Through investing, we systematically counter risk. Examples of known risk include inflation, boom and bust cycles, currency movements, new governments and even war. Unknown risk includes scenarios we’ve not seen yet — COVID was an unknown until recently.
To solve this, we use a diversified portfolio (your eggs in multiple baskets) across asset classes — a combination to counter every risk above. In an ideal world, we should have all the instruments to address this, but we don’t.
We only have a few asset classes, but they address a disproportionate amount of known risk.
Asset classes and their long-term characteristics:
- Cash and fixed income: This provides stability in returns, but there is limited protection against inflation.
- Equity: This helps counter inflation, and also rides the wave of economic expansion.
- Commodities (except Gold): These amplify the equity effect. Counter inflation and ride economic expansion more than equity, and also, suffer more during a downturn.
- Gold: This helps counter inflation, but performs tangential to equity during a downturn.
There are other asset classes, such as real estate, venture capital, art etc. All of these fall into one of the above buckets. For instance, real estate is similar to equity — the value of a property grows with inflation, and with the economy and vice versa.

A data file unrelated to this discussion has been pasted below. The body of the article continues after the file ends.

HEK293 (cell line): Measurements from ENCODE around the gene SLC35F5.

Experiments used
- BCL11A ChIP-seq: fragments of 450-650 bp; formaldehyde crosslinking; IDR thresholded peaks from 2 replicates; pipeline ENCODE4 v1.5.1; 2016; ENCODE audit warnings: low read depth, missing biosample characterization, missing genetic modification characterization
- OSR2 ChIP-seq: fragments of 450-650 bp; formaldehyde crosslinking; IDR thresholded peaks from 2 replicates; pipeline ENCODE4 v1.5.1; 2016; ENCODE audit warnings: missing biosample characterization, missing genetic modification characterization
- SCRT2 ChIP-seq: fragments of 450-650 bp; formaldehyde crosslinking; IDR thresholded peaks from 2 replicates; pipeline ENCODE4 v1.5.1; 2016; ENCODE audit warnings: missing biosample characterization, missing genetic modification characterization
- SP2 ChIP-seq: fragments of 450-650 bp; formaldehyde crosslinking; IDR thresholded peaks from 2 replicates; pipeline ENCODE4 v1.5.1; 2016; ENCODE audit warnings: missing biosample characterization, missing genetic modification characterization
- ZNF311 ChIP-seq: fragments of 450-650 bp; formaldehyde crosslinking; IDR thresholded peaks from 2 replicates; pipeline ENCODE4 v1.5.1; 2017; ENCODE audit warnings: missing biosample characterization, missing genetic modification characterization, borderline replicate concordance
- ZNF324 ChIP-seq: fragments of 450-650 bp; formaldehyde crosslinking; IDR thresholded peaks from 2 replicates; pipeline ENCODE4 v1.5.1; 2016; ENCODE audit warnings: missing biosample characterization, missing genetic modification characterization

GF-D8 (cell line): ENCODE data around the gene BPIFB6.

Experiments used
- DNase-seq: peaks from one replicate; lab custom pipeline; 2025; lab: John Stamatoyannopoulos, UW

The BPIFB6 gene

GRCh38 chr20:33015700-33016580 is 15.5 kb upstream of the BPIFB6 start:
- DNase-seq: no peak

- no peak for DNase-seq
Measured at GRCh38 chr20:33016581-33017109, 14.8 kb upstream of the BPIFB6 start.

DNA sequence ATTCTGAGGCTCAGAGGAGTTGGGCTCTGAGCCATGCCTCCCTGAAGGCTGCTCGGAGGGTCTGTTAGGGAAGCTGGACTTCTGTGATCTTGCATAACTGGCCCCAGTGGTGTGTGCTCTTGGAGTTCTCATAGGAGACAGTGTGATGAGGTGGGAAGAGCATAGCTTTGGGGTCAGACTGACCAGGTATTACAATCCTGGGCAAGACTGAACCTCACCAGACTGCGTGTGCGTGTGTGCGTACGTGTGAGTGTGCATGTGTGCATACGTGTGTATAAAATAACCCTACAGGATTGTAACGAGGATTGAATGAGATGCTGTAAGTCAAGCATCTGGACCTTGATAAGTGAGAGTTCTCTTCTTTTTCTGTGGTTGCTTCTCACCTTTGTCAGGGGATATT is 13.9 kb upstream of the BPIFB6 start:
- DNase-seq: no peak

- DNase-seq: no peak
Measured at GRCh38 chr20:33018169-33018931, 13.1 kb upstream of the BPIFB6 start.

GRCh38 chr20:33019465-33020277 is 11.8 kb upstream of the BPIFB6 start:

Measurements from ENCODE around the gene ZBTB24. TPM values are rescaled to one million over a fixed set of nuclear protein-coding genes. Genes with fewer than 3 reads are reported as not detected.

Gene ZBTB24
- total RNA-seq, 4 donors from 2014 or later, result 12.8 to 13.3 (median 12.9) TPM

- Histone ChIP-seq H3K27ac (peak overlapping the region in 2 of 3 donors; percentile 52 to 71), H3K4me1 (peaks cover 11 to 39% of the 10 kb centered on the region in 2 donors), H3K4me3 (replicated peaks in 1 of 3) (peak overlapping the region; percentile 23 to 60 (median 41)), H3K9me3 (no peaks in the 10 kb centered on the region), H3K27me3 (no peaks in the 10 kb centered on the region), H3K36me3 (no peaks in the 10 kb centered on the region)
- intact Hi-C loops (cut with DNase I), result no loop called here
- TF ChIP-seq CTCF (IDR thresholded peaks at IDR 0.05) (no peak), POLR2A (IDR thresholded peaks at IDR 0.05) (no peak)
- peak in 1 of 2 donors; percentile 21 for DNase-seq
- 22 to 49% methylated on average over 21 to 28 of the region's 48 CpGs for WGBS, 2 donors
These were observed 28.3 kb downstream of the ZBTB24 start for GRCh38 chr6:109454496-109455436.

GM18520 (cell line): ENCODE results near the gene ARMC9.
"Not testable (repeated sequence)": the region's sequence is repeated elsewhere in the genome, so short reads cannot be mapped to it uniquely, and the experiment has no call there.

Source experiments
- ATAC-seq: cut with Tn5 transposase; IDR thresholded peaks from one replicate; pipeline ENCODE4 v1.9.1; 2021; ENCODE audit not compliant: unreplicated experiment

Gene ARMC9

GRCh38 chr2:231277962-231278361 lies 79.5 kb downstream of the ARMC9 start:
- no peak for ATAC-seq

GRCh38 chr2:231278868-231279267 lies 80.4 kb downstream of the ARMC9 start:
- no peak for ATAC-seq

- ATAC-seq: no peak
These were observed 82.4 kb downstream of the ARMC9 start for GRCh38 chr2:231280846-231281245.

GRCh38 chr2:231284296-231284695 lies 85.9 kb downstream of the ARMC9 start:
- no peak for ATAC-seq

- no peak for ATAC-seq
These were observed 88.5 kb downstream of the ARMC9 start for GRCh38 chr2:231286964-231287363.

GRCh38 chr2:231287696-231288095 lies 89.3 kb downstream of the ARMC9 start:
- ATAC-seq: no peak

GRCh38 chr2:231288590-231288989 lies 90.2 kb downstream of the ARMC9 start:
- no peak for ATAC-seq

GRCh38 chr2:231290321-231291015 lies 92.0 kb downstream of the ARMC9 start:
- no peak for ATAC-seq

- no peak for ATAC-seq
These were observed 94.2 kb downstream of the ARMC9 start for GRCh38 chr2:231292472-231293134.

Known risks occur along two axes — inflation and growth.
Each asset class plays a distinct role during such scenarios. In an ideal situation, if we were able to predict, we should be able to move from equity during a growth phase to fixed income during a downturn — sell equity and buy fixed income in one move when we identify the stage. But every risk phase is in flux — you never know when you have entered it until everybody knows. And, by then, you are already too late. The simple thing to do is never to miss anything and get all the asset classes in your mix.
Diversification is the only free lunch that the market offers.
Thus, to counter risk, we need a combination of these asset classes. These asset classes work exceptionally well in specific scenarios, but not in the others. Still, they come together to deliver more than the sum of their parts, across all scenarios (we’ll throw in some charts next time).